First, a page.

2. Swimsuits worn for competition must be non-transparent and conform to the current concept of the appropriate. 
  3. No swimmer is permitted to wear or use any device, substance or swimsuit to help his/ her speed, pace, buoyancy or endurance during a race (such as webbed gloves, flippers, fins, power bands, adhesive substances, etc.). Goggles may be worn, and rubdown oil applied if not considered excessive by the Referee. Therapeutic elastic tape is prohibited. Any other kind of tape on the body is not permitted unless approved by the Referee. 
  4. No Technical Suits shall be worn by any 12 & Under USA Swimming athlete member in competition at any sanctioned, approved or observed meet. 
  1. Exceptions to the foregoing restriction are only for Junior Nationals, U.S. Open, National Championships, and Olympic Trials. 
  2. A Technical Suit is one that has the following components: a. Any suit with any bonded or taped seams regardless of its fabric or silhouette; or b. Any suit with woven fabric extending past the hips. 

(Note: WOVEN FABRIC — A suit with woven fabric and sewn seams that does not extend below the hips is permitted.) 

(Note: KNIT FABRIC — A suit with knit fabric and sewn seams not extending below the knees is permitted.) 

  1. Insignia — Swimmers may wear the insignia and/or name of the club or organization they represent or of which they are a member or the insignia of their FINA National Federation or Organizing Committees for Olympic, World, Continental or Regional Championships, except as otherwise provided in 202.9.3 for international competition and in FINA rules GR5 and GR6. Swimmers shall not be allowed to wear the insignia and/or name of any club or organization which they are not entitled to represent in open competition, if such action is objectionable to that club or organization.


  1. Advertising means the normal display of the name, designation, trademark, logo, or any other distinctive sign of the manufacturer of the item or any other advertiser permitted in accordance with this rule. FINA labeling and the USA Swimming logo or club logo shall not be considered as advertisements. Logos of the swimwear manufacturer shall be considered as advertising and are included in the limits described in (1) through (3) below. In the competition venue or complex of all events conducted by and under the control of USA Swimming or any LSC or division thereof, advertising appearing on swimwear is allowed as follows: 
    1. Swimsuits — A total of three separate advertising logos of a maximum size of 30 square centimeters (4.65 sq. in.) each, measured as worn, shall be permitted.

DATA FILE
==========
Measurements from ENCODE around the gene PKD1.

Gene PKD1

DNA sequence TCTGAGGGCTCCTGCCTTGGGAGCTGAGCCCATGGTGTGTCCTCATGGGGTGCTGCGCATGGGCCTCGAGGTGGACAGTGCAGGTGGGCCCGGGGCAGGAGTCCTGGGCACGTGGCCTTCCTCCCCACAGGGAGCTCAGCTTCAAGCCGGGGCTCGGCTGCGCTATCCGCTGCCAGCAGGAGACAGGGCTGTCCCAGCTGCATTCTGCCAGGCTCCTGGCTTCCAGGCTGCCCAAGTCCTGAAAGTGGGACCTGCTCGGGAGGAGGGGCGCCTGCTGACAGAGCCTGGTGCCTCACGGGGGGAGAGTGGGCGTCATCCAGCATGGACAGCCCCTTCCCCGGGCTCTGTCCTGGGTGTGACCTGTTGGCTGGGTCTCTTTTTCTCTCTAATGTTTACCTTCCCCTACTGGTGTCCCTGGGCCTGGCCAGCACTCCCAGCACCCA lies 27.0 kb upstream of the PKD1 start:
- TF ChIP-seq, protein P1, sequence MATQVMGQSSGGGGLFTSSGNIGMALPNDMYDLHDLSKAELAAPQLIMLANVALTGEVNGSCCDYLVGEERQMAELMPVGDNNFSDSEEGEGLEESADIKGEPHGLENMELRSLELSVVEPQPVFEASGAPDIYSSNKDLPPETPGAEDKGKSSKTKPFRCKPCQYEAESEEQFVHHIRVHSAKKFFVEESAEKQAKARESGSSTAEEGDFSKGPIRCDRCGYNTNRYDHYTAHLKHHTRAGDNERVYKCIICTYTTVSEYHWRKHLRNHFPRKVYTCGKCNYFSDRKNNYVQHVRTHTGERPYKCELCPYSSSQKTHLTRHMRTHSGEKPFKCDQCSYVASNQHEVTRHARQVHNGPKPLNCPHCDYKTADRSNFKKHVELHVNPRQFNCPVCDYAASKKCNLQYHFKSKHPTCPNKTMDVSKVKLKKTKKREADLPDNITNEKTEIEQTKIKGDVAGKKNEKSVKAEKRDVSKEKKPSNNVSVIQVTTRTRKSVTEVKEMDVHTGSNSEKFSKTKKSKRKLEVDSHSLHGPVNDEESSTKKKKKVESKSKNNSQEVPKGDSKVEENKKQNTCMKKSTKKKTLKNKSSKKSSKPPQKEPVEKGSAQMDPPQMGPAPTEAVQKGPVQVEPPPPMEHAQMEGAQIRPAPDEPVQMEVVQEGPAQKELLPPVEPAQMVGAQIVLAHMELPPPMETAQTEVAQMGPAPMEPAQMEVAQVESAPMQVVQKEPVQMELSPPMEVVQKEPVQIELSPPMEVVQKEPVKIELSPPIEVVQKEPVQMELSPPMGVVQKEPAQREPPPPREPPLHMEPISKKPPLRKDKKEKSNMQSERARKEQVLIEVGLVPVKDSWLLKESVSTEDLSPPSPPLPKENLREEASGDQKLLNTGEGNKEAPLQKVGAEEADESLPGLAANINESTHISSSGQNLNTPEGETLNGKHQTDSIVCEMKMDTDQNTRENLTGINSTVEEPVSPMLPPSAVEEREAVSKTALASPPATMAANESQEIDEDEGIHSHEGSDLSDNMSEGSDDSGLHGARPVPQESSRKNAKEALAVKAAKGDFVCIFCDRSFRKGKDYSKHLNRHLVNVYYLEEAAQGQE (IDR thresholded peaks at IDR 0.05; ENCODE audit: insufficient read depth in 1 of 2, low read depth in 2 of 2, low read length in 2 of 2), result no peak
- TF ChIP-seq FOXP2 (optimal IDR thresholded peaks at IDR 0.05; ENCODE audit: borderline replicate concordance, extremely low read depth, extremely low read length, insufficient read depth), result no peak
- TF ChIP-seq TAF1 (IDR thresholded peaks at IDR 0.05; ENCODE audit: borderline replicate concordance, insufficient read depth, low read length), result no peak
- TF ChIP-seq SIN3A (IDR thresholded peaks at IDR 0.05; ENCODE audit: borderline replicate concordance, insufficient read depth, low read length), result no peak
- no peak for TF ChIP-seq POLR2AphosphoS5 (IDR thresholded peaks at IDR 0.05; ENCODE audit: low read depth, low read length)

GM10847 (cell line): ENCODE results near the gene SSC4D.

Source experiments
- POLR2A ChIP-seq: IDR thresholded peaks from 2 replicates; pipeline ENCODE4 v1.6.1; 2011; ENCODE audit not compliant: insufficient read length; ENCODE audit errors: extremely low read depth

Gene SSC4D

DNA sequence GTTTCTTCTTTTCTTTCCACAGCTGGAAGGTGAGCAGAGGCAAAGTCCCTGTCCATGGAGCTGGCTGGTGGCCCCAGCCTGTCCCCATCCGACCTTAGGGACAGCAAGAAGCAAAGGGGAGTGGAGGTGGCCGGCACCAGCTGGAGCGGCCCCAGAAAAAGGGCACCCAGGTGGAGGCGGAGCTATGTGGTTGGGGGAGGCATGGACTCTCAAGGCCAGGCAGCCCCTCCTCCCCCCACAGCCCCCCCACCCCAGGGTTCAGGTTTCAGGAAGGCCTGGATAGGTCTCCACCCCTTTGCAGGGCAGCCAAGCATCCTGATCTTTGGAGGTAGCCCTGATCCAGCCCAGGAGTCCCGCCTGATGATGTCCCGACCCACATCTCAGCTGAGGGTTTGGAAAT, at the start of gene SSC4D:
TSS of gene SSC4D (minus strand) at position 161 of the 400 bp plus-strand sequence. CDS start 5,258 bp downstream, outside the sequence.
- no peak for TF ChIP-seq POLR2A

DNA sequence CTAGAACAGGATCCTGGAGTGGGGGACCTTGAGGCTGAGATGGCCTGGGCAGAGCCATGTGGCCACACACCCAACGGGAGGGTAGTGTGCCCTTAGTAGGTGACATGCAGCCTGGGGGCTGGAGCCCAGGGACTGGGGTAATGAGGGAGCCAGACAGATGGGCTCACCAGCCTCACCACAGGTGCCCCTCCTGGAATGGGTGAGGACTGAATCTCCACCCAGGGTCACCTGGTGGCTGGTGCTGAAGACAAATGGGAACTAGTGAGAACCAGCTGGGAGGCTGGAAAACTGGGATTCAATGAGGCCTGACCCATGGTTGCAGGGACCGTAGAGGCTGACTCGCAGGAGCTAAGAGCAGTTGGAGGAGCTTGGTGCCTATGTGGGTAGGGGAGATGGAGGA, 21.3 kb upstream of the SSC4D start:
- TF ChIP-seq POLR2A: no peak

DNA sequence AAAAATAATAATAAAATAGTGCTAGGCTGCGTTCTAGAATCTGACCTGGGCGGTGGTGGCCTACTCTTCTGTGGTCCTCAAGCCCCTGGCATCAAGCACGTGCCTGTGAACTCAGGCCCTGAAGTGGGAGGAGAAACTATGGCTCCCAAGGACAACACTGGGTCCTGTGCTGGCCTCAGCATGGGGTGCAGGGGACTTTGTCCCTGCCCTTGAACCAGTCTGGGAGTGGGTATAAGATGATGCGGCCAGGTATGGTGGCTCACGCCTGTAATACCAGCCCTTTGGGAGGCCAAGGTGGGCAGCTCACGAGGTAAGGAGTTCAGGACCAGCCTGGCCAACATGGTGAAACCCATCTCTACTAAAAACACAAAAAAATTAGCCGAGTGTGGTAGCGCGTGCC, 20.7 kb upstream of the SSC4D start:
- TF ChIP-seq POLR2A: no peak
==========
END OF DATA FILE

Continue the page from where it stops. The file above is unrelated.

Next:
2. Caps — A total of three separate advertising logos of a maximum size of 20 square centimeters (3.1 sq. in.) each, as measured as applied, shall be permitted. A club logo is not considered as advertising and is not subject to the size limitations. 
    3. Goggles — A total of three separate advertising logos of a maximum size of 6 square centimeters (.9 sq. in.) each, as measured as applied, shall be permitted, but only on the spectacle frame or band. 
  1. Body advertising in the form of temporary tattoos or other embellishments is not allowed.
  2. Advertising for the following shall not be allowed: 
  1. Products involving tobacco, nicotine, psychoactive cannabinoids, alcohol or pharmaceuticals containing substances banned under IOC or FINA rules;
  2. Political statements; and
  3. Any products or services that would be counter to the values of the sport or bring disrepute to USA Swimming.
  4. Swimmers in violation of the above provisions may be barred from the competition venue until they comply. However, any swimmer who competes in an event wearing swimwear in violation of these advertising provisions shall not be subject to disqualification.

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Texas Dad
9 months ago

We would parent allow a child to promote a corrupt organization that does not follow the rules? Founder used the money to by homes!


Washed Up
9 months ago

If she swims high school in Minnesota she will not be allowed to wear anything but team suit and cap with school name or mascot. That is the rule. She’s about to become a 7th grader. 7th graders can compete in Minnesota high school meets. Will be interesting where this goes to if she tries in high school meets next year. I believe the point of this rule is to prevent judgement calls. By not allowing anything except team name and mascot you avoid the slippery slope of what is and isn’t allowed. Im all for no additional adornments on suits. Plenty of time outside of swim meets to make your feelings known.

9 months ago

I don’t understand why the girl parent just follows the rules. All teams wear team swim suit .. why is she not wearing team gear? Is the rule doesn’t apply here? The official should never even being put in the position to make the call.. our team would send us home..I would like to ask the parent, If this really was necessary at a swimming meet? Is the motive to grab the attention to you or the cause ? Our world is not a perfect world but at least allow our children to enjoy the competition and friendship so to spare them from the issues of the world today. They have already went through so much in the last few… Read more »

Reply to  Txswimming
9 months ago

There is no rule that requires all swimmers to wear team gear.

9 months ago